MINNEAPOLIS - A popular Minneapolis liquor establishment will be fined $2,000, and lose its off-sale license for 30 days after knowingly violating the state's law on Sunday sales.
The city of Minneapolis announced the sanctions Monday afternoon, one day after Surdyk's opened the doors for a busy day at the till, more than three months before a new law allowing Sunday sales goes into effect.
"In response to Surdyk’s knowingly and intentionally violating the law by selling liquor on a Sunday, a $2,000 civil penalty is being imposed. In addition, the City will suspend the store’s off-sale liquor license for 30 days, beginning July 2, 2017," reads the notice from the City of Minneapolis. "This decision is in lieu of $3,500 in citations that were initially considered yesterday. Surdyk’s has an opportunity to appeal the City’s decision."
In a notice of adverse license action sent to business owner Jim Surdyk, the department of licenses and consumer services says Surdyk's was in violation by "being open and making multiple unauthorized and illegal sales of alcohol throughout the day." It accuses him of knowingly and intentionally refusing to abide by a lawful notice and order to cease those illegal sales.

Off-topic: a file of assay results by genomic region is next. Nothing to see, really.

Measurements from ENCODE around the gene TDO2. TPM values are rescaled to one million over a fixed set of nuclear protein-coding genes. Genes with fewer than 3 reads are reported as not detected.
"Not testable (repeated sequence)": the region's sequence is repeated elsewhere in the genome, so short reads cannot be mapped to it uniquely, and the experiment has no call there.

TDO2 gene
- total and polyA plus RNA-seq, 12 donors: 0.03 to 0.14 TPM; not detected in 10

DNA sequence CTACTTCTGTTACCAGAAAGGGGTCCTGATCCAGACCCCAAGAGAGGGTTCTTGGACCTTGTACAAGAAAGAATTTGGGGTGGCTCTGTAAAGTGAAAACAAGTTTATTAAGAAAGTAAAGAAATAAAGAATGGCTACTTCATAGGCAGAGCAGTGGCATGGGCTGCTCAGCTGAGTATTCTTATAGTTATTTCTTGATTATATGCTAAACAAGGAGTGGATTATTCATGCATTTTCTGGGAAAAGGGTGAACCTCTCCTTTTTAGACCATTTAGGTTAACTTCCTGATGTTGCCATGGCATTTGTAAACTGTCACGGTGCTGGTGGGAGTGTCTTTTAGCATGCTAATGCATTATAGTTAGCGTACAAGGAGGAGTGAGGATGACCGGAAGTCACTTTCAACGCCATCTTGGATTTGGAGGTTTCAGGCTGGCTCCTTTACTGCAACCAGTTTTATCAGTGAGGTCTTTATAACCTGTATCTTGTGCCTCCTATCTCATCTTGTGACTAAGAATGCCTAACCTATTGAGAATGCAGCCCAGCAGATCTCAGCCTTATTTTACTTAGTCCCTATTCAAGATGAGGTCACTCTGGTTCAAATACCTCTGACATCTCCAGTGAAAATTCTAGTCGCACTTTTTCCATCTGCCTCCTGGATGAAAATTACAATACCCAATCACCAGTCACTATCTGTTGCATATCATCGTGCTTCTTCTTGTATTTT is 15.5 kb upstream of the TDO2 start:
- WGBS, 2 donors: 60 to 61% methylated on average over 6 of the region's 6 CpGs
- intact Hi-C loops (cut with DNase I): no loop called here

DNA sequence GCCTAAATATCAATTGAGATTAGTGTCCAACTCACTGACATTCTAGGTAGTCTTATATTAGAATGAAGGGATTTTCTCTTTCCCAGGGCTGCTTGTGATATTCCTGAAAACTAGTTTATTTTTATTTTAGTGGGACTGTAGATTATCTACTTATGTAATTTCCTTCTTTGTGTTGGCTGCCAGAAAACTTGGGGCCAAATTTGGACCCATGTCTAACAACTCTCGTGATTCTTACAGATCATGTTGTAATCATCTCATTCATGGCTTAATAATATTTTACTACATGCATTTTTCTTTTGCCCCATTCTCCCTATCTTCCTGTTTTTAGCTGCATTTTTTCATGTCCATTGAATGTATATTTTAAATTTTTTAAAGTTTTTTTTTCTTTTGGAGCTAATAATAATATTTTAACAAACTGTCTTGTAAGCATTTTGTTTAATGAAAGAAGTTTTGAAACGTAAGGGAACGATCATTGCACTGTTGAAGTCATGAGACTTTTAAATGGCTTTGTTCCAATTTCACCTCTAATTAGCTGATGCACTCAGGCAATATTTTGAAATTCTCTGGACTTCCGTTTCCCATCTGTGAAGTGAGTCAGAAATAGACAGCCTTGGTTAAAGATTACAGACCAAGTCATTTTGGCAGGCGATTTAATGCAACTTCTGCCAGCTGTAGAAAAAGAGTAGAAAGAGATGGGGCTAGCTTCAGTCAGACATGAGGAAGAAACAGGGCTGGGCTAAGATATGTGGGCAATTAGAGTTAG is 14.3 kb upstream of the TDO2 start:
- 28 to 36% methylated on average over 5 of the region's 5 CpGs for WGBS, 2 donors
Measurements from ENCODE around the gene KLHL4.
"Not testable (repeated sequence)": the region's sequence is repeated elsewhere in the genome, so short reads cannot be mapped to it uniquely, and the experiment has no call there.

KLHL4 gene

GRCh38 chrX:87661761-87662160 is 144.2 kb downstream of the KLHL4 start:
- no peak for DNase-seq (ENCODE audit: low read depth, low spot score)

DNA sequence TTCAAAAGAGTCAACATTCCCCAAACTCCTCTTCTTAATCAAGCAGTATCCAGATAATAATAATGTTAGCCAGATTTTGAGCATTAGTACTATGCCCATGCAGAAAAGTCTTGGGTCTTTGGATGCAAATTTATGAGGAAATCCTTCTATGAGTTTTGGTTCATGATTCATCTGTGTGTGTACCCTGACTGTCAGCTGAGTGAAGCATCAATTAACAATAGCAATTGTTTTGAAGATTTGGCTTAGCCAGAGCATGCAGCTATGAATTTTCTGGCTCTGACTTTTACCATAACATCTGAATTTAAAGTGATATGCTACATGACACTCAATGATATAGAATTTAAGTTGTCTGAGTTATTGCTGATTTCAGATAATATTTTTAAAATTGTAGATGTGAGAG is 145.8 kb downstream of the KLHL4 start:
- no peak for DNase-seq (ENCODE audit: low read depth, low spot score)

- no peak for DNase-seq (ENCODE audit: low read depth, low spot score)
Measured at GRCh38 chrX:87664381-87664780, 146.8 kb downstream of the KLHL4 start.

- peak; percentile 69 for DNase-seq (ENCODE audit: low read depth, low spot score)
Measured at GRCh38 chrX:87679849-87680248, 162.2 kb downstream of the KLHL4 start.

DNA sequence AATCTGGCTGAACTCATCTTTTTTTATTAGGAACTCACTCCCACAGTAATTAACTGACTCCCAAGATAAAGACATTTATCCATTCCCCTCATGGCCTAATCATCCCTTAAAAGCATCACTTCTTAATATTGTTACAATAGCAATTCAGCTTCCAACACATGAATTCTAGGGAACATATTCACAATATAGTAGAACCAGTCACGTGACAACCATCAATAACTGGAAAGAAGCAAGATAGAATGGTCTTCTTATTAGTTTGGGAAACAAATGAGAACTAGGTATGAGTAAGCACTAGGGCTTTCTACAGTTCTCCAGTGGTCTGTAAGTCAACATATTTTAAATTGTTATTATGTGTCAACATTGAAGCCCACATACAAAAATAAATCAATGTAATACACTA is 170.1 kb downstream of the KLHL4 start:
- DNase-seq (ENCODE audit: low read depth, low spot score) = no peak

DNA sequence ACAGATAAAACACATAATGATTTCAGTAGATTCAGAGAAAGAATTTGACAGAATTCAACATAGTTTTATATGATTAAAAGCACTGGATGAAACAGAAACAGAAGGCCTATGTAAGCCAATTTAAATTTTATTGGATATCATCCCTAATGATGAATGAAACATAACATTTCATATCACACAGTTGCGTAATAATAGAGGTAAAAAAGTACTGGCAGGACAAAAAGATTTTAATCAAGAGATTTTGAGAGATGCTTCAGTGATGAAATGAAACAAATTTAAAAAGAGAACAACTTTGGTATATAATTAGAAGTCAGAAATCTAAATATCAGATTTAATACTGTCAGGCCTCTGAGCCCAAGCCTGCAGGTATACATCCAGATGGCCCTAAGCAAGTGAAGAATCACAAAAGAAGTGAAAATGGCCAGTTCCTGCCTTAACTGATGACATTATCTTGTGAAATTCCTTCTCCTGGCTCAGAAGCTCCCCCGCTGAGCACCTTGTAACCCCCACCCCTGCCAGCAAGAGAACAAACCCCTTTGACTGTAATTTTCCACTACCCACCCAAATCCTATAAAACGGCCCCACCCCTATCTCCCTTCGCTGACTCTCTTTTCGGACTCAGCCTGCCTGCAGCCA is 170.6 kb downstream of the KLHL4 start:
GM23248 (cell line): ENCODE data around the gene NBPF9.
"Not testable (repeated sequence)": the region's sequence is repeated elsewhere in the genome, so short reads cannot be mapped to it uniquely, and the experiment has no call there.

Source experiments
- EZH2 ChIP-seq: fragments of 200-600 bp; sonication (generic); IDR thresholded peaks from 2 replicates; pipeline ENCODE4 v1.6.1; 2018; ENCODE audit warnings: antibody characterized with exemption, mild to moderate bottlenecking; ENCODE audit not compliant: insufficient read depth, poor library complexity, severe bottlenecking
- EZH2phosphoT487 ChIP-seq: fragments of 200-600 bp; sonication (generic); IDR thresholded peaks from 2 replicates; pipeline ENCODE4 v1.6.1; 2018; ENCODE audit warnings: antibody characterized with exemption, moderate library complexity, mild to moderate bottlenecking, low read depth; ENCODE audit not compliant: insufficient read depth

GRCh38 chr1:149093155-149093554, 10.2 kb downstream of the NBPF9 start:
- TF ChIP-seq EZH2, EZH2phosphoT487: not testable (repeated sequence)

If Surdyk agrees a violation occurred but does not believe the penalty is fair he can make his case at a hearing before the City Council. If he disputes that he is in violation of his license a hearing will be held and the results presented to the City Council.
Surdyk has until March 17 to notify the city of his response.
KARE 11 interviewed Surdyk on Monday morning prior to the city handing down the punishment.
Surdyk, who long opposed Sunday sales, said, "If a law changed, I wanted to be the first at the door."
Employees came to work Sunday expecting to do inventory. Instead, Surdyk told them of his plan to open the store. They sent out messages via social media and email.
And he made a lot of customers happy, while drawing the ire of some lawmakers who passed the Sunday sales bill.
"He flagrantly and wide-openly thumbed his nose at the world by violating the law, and he was told 'Don’t do it," said DFL Sen. Dan Schoen.
Schoen believes it was a publicity stunt.
"I don’t know how it could be anything but. But it should be a pretty expensive one," Schoen said.
After the city handed down the penalty, Surdyk said his attorney advised him not to comment.
Earlier in the day he indicated that he expected other liquor stores to follow his lead, potentially making it difficult to enforce.
"The cat's out of the bag," he said.